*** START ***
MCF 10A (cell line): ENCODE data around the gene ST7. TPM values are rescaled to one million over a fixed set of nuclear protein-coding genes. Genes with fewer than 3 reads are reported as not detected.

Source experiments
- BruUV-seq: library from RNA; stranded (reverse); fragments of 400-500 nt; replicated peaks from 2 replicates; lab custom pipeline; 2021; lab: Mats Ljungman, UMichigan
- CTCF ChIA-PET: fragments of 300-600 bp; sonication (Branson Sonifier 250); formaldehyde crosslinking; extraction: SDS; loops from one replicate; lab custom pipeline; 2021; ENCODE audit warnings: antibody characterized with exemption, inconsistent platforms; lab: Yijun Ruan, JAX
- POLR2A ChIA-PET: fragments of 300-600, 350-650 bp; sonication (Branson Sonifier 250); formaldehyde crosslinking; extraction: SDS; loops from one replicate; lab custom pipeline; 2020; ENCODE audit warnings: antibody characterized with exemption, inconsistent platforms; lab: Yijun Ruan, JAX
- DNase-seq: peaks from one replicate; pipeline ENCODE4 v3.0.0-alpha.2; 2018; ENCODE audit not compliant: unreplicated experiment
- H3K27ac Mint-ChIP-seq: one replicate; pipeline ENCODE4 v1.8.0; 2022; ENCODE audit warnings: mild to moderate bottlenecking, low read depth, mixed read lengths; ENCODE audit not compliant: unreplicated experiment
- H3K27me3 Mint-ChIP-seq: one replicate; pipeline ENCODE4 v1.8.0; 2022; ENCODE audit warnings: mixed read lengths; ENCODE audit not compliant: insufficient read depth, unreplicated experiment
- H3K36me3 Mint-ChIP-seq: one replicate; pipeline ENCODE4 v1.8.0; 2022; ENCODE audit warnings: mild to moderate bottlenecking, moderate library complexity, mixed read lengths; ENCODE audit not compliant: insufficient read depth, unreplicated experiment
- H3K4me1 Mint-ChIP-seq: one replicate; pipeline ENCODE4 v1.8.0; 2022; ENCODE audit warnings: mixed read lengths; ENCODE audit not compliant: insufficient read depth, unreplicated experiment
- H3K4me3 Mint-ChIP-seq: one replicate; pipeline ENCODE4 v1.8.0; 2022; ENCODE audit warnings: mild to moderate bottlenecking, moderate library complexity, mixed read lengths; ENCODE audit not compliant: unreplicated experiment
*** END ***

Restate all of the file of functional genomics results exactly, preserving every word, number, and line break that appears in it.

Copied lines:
MCF 10A (cell line): ENCODE data around the gene ST7. TPM values are rescaled to one million over a fixed set of nuclear protein-coding genes. Genes with fewer than 3 reads are reported as not detected.

Source experiments
- BruUV-seq: library from RNA; stranded (reverse); fragments of 400-500 nt; replicated peaks from 2 replicates; lab custom pipeline; 2021; lab: Mats Ljungman, UMichigan
- CTCF ChIA-PET: fragments of 300-600 bp; sonication (Branson Sonifier 250); formaldehyde crosslinking; extraction: SDS; loops from one replicate; lab custom pipeline; 2021; ENCODE audit warnings: antibody characterized with exemption, inconsistent platforms; lab: Yijun Ruan, JAX
- POLR2A ChIA-PET: fragments of 300-600, 350-650 bp; sonication (Branson Sonifier 250); formaldehyde crosslinking; extraction: SDS; loops from one replicate; lab custom pipeline; 2020; ENCODE audit warnings: antibody characterized with exemption, inconsistent platforms; lab: Yijun Ruan, JAX
- DNase-seq: peaks from one replicate; pipeline ENCODE4 v3.0.0-alpha.2; 2018; ENCODE audit not compliant: unreplicated experiment
- H3K27ac Mint-ChIP-seq: one replicate; pipeline ENCODE4 v1.8.0; 2022; ENCODE audit warnings: mild to moderate bottlenecking, low read depth, mixed read lengths; ENCODE audit not compliant: unreplicated experiment
- H3K27me3 Mint-ChIP-seq: one replicate; pipeline ENCODE4 v1.8.0; 2022; ENCODE audit warnings: mixed read lengths; ENCODE audit not compliant: insufficient read depth, unreplicated experiment
- H3K36me3 Mint-ChIP-seq: one replicate; pipeline ENCODE4 v1.8.0; 2022; ENCODE audit warnings: mild to moderate bottlenecking, moderate library complexity, mixed read lengths; ENCODE audit not compliant: insufficient read depth, unreplicated experiment
- H3K4me1 Mint-ChIP-seq: one replicate; pipeline ENCODE4 v1.8.0; 2022; ENCODE audit warnings: mixed read lengths; ENCODE audit not compliant: insufficient read depth, unreplicated experiment
- H3K4me3 Mint-ChIP-seq: one replicate; pipeline ENCODE4 v1.8.0; 2022; ENCODE audit warnings: mild to moderate bottlenecking, moderate library complexity, mixed read lengths; ENCODE audit not compliant: unreplicated experiment